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Hospice Care

Considered to be the model for quality, compassionate care for people facing a life-limiting illness or injury, hospice care involves a team-oriented approach to expert medical care, pain management, and emotional and spiritual support expressly tailored to the patient's needs and wishes. Support is provided to the patient's loved ones as well. At the center of hospice and palliative care is the belief that each of us has the right to die pain-free and with dignity, and that our families will receive the necessary support to allow us to do so.

History of Hospice Care

The term “hospice” (from the same linguistic root as “hospitality”) can be traced back to medieval times when it referred to a place of shelter and rest for weary or ill travelers on a long journey. The name was first applied to specialized care for dying patients by physician Dame Cicely Saunders, who began her work with the terminally ill in 1948 and eventually went on to create the first modern hospice—St. Christopher’s Hospice—in a residential suburb of London.

Saunders introduced the idea of specialized care for the dying to the United States during a 1963 visit with Yale University. Her lecture, given to medical students, nurses, social workers, and chaplains about the concept of holistic hospice care, included photos of terminally ill cancer patients and their families, showing the dramatic differences before and after the symptom control care. This lecture launched the following chain of events, which resulted in the development of hospice care as we know it today.

FAQ - Hospice Care

Hospice of Southern Illinois is a special healthcare option for patients and families who are faced with a terminal illness. A multi-disciplinary team of physicians, nurses, hospice aides, social workers, bereavement counselors and volunteers work together to address the physical, social, emotional and spiritual needs of each patient and family. The hospice team provides care to patients in their own home or a home-like setting regardless of the patient's age or ability to pay. familyThere are many things to consider when making a decision about hospice. Hospice of Southern Illinois provides specialized care services (patient care including symptom management, emotional support, spiritual support and psychosocial intervention), addressing issues most important to the patient's needs and wants at the end of their life focusing on improving the individual's quality of life.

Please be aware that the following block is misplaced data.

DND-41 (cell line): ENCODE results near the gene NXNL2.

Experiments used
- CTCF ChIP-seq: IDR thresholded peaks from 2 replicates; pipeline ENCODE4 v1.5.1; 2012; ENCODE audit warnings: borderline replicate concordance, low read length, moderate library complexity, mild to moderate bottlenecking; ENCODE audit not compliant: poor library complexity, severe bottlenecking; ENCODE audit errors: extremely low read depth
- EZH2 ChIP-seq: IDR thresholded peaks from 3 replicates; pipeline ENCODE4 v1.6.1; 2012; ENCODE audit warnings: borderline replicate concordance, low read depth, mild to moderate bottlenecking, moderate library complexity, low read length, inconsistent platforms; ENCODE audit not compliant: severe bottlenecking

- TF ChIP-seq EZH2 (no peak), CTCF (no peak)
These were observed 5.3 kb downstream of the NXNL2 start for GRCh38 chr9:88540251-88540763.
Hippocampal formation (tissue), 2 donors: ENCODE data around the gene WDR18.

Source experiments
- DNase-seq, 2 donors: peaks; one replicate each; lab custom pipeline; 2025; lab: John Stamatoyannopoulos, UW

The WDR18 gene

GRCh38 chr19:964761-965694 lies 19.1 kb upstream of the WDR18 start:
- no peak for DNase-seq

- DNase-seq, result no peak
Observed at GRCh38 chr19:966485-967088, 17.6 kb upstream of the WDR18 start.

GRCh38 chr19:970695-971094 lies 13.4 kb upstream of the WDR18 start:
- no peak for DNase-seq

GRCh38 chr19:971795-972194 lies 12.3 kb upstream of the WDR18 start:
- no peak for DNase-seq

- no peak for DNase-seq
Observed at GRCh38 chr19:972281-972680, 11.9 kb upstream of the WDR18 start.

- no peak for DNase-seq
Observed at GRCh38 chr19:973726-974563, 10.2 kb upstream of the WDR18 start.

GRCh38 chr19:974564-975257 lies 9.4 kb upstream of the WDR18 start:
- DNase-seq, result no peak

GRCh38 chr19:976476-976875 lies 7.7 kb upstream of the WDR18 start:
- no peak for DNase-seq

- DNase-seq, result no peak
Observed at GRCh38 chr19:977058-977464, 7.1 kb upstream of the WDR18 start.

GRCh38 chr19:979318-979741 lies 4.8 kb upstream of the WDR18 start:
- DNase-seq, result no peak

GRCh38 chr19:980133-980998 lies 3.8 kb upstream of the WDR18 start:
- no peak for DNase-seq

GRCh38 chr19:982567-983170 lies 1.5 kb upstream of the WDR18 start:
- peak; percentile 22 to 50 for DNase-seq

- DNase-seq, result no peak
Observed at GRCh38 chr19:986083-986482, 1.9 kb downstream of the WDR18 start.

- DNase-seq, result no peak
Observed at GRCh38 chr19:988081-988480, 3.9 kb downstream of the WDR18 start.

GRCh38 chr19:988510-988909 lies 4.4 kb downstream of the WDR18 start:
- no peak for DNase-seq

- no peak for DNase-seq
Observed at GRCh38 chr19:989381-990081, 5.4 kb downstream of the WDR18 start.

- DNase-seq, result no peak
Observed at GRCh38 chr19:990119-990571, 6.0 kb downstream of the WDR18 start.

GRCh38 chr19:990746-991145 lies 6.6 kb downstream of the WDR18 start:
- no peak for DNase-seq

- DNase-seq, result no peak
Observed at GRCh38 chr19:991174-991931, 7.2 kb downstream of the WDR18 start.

Typically, a family member serves as the primary caregiver and, when appropriate, helps make decisions for the terminally ill individual. Members of the hospice staff make regular visits to assess the patient and provide additional care or other services. Hospice staff is on-call 24 hours a day, seven days a week.
Typically, hospice care starts as soon as a formal request or a 'referral' is made by the patient’s doctor. Often a hospice program representative will make an effort to visit the patient within 48 hours of that referral, providing the visit meets the needs and schedule of the patient and family/primary caregiver. Usually, hospice care is ready to begin within a day or two of the referral. However, in urgent situations, hospice services may begin sooner.
Many patients may have pain and other serious symptoms as illness progresses. Hospice staff receives special training to care for all types of physical and emotional symptoms that cause pain, discomfort and distress. Because keeping the patient comfortable and pain-free is an important part of hospice care, many hospice programs have developed ways to measure how comfortable the patient is during the course of their stay in hospice. Hospice staff works with the patient’s physician to make sure that medication, therapies, and procedures are designed to achieve the goals outlined in the patient’s care plan. The care plan is reviewed frequently to make sure any changes and new goals are in the plan.
Hospice volunteers are generally available to provide different types of support to patients and their loved ones including running errands, preparing light meals, staying with a patient to give family members a break, and lending emotional support and companionship to patients and family members.
Home care Association of america
The American Board
Cahsah
PFAC network